Better Together: The Role of Women in Securing Our World

During a fireside chat last fall, Cybersecurity and Infrastructure Security Agency (CISA) Director Jen Easterly summed up the forward-looking stance that’s come to characterize her tenure. “We need to look at the possible,” she told audience members. “We’re all in this together.”

This philosophy of togetherness is what underpins the events of Cybersecurity Awareness Month each October. Every year, government agencies and the cybersecurity community come together to encourage individuals to play a more active role in keeping every aspect of our digital lives safe.

But this year’s Cybersecurity Awareness Month has been a true inspiration — and not just because it’s the 20th anniversary year. This October CISA also announced its new, enduring cybersecurity awareness program, “Secure Our World.” This exciting initiative was designed to encourage greater cyber-awareness across the U.S. by sharing ways that individuals, families, and small- and medium-sized businesses can minimize threats to our online universe.

With Secure Our World, Easterly and her team have done an amazing job of distilling a highly complex set of concepts into a powerful, bite-sized story. Some of the messages may be a bit oversimplified for those with working knowledge of cybersecurity, but given how uncommon this sort of knowledge still is, it’s definitely a step in the right direction.

Information security has been designated a government-wide high-risk area since 1997, and the federal government has focused on protecting critical cyber infrastructure since 2003. At no point in the 20 years since then has there been such a concerted and ongoing effort, globally or across the United States, to educate everyone about the importance of cybersecurity and our role in keeping our lives, and our families’ lives, secure. Dare I say it took a woman at the helm of CISA to help tell that story?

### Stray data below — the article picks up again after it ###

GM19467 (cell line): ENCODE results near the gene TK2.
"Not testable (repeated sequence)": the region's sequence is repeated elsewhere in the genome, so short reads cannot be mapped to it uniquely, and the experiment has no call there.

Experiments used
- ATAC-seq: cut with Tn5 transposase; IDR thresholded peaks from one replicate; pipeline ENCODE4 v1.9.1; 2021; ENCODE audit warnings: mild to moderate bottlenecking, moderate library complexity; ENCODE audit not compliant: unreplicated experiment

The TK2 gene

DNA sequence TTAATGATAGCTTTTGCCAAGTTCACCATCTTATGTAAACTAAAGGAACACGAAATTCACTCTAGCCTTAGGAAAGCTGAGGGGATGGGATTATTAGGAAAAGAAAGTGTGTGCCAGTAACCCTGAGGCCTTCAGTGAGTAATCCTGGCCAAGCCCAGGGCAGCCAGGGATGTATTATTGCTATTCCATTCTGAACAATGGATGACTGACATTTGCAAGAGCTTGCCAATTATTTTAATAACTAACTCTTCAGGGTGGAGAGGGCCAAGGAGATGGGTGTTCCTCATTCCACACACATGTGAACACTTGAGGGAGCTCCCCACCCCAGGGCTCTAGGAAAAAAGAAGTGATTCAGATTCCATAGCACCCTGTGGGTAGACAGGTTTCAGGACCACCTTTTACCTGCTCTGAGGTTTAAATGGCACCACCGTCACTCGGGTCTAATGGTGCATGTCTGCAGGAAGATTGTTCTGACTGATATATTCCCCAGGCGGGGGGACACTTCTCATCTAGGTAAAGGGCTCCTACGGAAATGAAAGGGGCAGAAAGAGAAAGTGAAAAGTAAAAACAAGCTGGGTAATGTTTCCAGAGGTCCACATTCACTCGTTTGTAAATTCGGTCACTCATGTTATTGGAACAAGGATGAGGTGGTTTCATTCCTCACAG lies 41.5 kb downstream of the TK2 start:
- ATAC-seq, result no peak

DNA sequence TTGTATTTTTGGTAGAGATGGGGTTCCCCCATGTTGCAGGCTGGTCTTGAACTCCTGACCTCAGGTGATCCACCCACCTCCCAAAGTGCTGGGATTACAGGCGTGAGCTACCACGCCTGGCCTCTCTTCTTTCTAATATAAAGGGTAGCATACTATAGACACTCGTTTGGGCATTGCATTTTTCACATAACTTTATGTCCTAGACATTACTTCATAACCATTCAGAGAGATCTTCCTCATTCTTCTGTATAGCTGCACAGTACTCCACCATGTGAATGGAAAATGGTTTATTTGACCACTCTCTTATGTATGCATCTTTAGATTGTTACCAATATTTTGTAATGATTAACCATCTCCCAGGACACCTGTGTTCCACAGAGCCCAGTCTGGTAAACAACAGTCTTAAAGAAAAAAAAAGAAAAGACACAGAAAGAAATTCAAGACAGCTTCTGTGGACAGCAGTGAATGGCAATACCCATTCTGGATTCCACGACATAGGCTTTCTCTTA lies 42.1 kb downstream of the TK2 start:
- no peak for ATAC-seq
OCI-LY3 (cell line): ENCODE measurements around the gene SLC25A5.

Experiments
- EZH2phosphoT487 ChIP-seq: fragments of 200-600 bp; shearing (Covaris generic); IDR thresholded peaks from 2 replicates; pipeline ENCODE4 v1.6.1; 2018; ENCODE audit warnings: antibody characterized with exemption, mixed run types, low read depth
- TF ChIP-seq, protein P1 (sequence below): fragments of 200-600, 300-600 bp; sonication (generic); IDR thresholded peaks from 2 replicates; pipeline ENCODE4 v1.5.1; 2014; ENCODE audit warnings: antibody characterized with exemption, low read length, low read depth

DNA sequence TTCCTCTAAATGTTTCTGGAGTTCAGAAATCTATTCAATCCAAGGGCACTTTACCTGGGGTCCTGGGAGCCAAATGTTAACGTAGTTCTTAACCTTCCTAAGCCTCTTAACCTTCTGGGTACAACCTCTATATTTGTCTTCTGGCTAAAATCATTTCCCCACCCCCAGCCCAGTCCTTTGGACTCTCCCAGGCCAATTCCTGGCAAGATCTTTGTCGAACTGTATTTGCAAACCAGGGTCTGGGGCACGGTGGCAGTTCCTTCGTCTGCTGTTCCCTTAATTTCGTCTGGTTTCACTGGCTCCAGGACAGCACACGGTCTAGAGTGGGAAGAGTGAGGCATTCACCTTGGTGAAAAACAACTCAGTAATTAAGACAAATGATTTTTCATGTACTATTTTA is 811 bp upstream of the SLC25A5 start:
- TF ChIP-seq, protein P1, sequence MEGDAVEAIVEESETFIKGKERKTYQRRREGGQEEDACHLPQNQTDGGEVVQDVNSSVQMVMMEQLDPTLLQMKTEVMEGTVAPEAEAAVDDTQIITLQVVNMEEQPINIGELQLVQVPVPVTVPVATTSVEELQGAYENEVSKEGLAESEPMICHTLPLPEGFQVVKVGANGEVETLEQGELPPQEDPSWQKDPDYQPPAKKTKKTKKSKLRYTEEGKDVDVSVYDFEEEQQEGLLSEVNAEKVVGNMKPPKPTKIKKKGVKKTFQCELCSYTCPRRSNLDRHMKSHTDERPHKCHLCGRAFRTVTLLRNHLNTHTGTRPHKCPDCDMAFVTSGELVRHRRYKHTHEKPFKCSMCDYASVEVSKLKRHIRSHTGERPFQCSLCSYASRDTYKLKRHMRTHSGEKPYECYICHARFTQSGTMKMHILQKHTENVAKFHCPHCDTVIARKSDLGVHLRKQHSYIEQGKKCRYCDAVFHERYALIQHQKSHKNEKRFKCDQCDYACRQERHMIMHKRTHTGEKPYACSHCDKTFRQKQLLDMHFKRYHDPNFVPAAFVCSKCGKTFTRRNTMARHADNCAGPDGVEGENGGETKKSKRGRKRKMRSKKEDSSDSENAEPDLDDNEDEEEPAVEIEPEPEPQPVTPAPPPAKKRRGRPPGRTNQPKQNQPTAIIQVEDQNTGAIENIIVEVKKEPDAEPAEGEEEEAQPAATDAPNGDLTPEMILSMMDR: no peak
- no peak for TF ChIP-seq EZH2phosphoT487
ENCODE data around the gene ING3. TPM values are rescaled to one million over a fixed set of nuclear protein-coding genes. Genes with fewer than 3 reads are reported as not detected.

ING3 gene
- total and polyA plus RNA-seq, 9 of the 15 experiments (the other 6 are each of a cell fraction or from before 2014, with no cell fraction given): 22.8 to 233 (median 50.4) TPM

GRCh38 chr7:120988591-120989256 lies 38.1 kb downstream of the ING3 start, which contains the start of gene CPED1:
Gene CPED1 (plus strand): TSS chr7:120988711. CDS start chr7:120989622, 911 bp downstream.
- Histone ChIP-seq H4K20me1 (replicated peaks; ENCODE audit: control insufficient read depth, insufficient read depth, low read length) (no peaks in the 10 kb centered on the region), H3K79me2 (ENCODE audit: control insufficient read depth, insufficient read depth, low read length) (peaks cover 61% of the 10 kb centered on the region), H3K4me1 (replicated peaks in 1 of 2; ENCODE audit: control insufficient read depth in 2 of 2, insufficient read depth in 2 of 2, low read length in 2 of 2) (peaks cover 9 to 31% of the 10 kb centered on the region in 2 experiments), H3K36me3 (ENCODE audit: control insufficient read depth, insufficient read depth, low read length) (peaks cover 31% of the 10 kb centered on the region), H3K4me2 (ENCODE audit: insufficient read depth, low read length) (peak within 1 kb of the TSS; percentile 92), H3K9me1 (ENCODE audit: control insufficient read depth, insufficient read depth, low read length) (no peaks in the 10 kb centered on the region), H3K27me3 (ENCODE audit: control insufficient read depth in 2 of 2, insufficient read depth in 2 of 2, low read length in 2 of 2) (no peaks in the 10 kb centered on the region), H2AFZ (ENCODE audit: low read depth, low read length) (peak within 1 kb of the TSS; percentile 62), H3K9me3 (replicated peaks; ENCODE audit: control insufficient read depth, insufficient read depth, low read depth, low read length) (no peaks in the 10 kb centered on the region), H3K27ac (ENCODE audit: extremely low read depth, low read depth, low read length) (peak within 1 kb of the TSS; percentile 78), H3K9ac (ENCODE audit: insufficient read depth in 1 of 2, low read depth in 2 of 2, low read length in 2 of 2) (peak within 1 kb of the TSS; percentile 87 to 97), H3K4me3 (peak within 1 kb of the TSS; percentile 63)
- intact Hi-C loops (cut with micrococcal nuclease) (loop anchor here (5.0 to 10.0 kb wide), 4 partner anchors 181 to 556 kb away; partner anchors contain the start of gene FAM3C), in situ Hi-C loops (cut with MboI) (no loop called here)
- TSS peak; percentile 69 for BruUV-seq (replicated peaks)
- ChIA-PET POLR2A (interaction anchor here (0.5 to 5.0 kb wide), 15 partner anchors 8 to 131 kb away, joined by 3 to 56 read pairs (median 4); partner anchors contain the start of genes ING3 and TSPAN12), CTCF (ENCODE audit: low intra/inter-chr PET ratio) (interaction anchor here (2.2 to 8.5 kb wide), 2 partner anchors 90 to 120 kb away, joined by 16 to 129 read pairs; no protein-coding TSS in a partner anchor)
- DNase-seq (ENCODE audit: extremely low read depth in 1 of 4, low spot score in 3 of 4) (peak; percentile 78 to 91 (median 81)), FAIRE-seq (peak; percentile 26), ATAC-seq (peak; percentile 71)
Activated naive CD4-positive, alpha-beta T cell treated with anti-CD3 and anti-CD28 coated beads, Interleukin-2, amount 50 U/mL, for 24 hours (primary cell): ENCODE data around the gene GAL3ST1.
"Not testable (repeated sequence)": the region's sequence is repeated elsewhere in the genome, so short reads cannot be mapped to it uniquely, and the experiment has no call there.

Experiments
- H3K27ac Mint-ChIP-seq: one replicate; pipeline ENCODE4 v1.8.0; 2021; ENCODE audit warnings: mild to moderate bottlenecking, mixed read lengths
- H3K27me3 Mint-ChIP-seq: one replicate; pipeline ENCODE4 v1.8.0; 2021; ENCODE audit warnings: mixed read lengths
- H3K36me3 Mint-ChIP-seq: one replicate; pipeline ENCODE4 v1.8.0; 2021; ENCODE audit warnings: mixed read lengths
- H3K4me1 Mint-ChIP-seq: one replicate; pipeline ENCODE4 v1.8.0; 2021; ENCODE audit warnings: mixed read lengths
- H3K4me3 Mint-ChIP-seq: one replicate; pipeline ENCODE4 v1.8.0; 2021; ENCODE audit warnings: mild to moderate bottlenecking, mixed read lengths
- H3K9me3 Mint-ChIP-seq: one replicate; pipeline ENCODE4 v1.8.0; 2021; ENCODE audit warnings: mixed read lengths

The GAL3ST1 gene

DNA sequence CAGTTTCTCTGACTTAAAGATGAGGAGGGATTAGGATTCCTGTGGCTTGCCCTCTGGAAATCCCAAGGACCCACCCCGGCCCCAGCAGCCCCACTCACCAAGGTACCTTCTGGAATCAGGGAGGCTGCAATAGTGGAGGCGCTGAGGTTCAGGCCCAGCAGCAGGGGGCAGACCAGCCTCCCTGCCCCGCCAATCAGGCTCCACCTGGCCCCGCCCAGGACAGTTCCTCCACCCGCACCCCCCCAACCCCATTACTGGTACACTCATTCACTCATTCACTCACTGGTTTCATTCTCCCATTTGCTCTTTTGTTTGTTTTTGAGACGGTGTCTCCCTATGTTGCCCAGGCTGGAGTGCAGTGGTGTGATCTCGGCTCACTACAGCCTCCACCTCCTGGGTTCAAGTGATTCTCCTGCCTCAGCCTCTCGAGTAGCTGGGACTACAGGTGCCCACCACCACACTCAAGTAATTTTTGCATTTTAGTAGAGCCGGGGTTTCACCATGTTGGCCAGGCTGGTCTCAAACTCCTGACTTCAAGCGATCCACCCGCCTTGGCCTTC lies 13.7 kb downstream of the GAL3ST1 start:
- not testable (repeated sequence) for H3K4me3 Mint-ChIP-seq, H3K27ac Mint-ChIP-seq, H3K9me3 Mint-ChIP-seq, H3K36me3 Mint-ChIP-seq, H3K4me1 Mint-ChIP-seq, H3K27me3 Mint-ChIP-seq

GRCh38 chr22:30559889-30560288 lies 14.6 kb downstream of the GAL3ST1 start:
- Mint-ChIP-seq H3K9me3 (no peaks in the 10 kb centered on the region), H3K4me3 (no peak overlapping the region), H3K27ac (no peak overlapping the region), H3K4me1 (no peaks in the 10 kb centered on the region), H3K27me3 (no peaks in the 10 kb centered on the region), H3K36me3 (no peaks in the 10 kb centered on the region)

This sort of unique perspective is one of the reasons why it’s important to encourage women to enter the cybersecurity field. Today, the industry is only 25% female. And while that’s up dramatically from the 10% in 2013, women are still highly underrepresented.

This is unfortunate not just because women can bring so much to the cybersecurity community, but also because cybersecurity can offer such a fulfilling and enjoyable career. It certainly has been for me: I got my start with the Sourcefire marketing team, just after they were acquired by Cisco. The team — including then-CMO Marc Solomon, CP Morey, Jennifer Leggio and the company’s badass threat research team — welcomed me in.

While cybersecurity has its ups and downs like any industry, it’s been more than a dozen incredibly educational and rewarding years, and I’ve never looked back. Now that I’ve joined the team here at SonicWall, I’m super excited to bring my industry knowledge to a company with a rich history spanning decades. I joined SonicWall because of its phenomenal culture and established place in the cybersecurity industry, and because of its loyal partners.

I wholeheartedly agree with SonicWall’s vision. SonicWall is elevating its game, both in terms of empowering our partners and in upleveling our product and solution offerings. I’m excited for the chance to do my part to help further that journey.

It isn’t just a pivotal time for SonicWall, though. It’s a pivotal moment for cybersecurity in general. My work in cybersecurity has opened my eyes to so many dangers that a lot of people don’t even think about — and these risks are growing and expanding to some unexpected places.

I have a five-year-old and, unlike many of their friends, they don’t have a tablet. This might sound extreme, but I believe that if you leave online connected devices anywhere in your house, you’re basically letting a stranger into your home. From baby monitors that can be hacked to allow strangers to watch your children, to (often poorly secured) devices that track things like biometric data and the layout of your home, you can never be sure who’s watching what — or what they’ll do with the info they have.

This lack of visibility is just one of the reasons that initiatives like Secure Our World are so important. While there are so many benefits to the online world, risks abound. As end users, as employees, as parents — as citizens — we have to be more diligent about how we go about our digital lives. We can’t afford to see cybersecurity as “something tech workers do.” It must become something that all of us do.

That’s why, as a woman working in cybersecurity, I’m so excited to see what the future of CISA’s awareness initiatives holds. If this program someday becomes as well-known as, say, “Click It or Ticket” or “Safe to Sleep,” imagine how much more informed and safer the world could be!